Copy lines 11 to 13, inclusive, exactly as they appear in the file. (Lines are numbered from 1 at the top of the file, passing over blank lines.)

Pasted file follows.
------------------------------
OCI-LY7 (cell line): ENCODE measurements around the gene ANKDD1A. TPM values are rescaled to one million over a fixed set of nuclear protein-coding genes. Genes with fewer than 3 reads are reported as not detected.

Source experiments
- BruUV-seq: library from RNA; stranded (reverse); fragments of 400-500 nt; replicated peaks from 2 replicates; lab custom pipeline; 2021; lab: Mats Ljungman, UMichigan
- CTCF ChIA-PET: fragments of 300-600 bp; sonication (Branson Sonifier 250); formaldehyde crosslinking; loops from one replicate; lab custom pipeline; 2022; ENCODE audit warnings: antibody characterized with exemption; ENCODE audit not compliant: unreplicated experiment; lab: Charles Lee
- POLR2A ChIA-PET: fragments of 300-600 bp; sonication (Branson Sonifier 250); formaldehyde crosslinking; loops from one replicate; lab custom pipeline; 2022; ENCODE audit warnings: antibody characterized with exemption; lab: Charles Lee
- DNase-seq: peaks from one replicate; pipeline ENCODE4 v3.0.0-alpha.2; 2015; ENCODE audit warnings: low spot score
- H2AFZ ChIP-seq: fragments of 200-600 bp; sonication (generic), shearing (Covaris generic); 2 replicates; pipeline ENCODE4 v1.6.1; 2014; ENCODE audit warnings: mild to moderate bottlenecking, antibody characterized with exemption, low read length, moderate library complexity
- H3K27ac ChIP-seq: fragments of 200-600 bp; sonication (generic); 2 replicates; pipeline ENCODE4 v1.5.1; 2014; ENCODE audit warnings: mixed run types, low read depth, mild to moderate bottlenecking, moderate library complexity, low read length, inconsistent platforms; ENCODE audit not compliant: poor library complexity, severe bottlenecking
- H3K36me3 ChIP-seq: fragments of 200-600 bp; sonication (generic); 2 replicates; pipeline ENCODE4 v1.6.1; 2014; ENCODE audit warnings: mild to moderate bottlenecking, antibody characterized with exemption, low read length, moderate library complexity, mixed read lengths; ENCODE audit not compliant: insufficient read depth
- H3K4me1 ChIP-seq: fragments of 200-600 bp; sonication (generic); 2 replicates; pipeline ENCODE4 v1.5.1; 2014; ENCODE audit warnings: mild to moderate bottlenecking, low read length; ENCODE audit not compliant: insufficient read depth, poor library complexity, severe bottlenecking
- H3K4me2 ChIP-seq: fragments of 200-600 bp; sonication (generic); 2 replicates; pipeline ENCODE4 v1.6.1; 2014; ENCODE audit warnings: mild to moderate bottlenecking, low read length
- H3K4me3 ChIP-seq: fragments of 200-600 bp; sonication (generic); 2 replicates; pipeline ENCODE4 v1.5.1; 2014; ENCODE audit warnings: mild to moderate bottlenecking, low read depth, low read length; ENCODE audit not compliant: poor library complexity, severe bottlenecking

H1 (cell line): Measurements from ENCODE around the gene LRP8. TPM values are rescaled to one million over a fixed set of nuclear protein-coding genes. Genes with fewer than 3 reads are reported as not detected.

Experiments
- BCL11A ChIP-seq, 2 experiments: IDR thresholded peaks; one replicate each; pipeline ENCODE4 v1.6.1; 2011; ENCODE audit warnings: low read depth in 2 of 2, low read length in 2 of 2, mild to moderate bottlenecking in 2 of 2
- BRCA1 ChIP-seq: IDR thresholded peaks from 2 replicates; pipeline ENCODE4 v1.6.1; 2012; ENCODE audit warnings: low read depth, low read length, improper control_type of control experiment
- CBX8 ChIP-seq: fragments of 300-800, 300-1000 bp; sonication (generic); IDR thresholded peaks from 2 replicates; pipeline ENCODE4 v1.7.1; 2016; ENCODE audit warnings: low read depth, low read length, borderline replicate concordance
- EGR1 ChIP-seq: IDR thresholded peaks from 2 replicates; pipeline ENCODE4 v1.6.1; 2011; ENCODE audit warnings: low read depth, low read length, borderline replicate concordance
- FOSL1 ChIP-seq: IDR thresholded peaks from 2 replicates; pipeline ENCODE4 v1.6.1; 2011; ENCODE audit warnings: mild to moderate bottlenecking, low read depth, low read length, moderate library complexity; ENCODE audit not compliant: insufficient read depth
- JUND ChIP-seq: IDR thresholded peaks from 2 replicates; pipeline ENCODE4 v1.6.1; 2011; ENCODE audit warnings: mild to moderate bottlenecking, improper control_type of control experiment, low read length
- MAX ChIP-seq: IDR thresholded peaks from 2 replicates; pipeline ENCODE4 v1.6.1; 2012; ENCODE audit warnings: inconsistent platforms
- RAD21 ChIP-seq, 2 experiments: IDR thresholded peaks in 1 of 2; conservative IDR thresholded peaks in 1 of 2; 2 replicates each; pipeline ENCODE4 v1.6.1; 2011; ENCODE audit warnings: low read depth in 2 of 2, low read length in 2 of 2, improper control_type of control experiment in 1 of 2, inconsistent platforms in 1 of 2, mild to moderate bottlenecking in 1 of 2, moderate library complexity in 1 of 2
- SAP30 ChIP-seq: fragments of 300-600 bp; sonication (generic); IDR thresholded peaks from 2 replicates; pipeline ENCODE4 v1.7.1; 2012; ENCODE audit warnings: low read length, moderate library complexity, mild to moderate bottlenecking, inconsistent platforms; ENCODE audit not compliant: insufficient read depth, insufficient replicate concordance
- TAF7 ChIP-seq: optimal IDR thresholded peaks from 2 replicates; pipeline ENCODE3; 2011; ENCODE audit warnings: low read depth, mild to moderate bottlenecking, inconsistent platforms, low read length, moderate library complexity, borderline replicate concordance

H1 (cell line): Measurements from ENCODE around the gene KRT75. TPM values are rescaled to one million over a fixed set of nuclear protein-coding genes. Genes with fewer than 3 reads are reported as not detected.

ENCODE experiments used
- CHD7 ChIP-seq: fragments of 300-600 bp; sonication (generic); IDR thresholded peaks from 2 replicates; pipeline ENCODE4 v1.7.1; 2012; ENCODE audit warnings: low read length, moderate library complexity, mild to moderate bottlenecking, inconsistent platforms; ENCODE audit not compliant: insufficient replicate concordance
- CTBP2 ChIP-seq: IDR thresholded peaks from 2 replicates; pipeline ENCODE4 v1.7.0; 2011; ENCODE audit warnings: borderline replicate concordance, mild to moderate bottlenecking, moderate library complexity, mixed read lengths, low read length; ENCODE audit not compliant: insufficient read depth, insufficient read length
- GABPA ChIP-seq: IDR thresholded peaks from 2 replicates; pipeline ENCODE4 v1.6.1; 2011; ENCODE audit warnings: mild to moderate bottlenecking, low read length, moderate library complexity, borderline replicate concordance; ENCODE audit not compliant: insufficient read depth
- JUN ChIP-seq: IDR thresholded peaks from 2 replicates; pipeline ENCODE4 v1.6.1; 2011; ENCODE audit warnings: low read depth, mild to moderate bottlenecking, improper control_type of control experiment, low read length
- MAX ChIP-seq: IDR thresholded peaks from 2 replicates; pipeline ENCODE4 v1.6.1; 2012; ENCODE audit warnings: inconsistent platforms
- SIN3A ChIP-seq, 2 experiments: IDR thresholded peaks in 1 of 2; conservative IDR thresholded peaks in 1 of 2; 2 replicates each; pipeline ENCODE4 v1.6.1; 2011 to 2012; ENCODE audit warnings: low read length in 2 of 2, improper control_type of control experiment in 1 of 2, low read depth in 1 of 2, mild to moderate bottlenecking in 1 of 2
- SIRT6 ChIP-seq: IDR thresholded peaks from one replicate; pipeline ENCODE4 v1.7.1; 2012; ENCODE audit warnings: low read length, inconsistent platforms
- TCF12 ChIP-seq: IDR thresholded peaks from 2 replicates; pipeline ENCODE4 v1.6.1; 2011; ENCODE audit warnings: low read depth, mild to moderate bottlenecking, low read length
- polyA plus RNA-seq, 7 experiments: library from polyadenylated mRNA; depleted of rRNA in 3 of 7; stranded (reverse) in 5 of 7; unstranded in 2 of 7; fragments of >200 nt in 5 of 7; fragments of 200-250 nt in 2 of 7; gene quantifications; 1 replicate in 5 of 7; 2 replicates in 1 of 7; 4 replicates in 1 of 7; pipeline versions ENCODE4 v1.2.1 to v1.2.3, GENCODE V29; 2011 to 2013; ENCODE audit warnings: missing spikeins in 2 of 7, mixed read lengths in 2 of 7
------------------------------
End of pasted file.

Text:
- H3K4me2 ChIP-seq: fragments of 200-600 bp; sonication (generic); 2 replicates; pipeline ENCODE4 v1.6.1; 2014; ENCODE audit warnings: mild to moderate bottlenecking, low read length
- H3K4me3 ChIP-seq: fragments of 200-600 bp; sonication (generic); 2 replicates; pipeline ENCODE4 v1.5.1; 2014; ENCODE audit warnings: mild to moderate bottlenecking, low read depth, low read length; ENCODE audit not compliant: poor library complexity, severe bottlenecking

H1 (cell line): Measurements from ENCODE around the gene LRP8. TPM values are rescaled to one million over a fixed set of nuclear protein-coding genes. Genes with fewer than 3 reads are reported as not detected.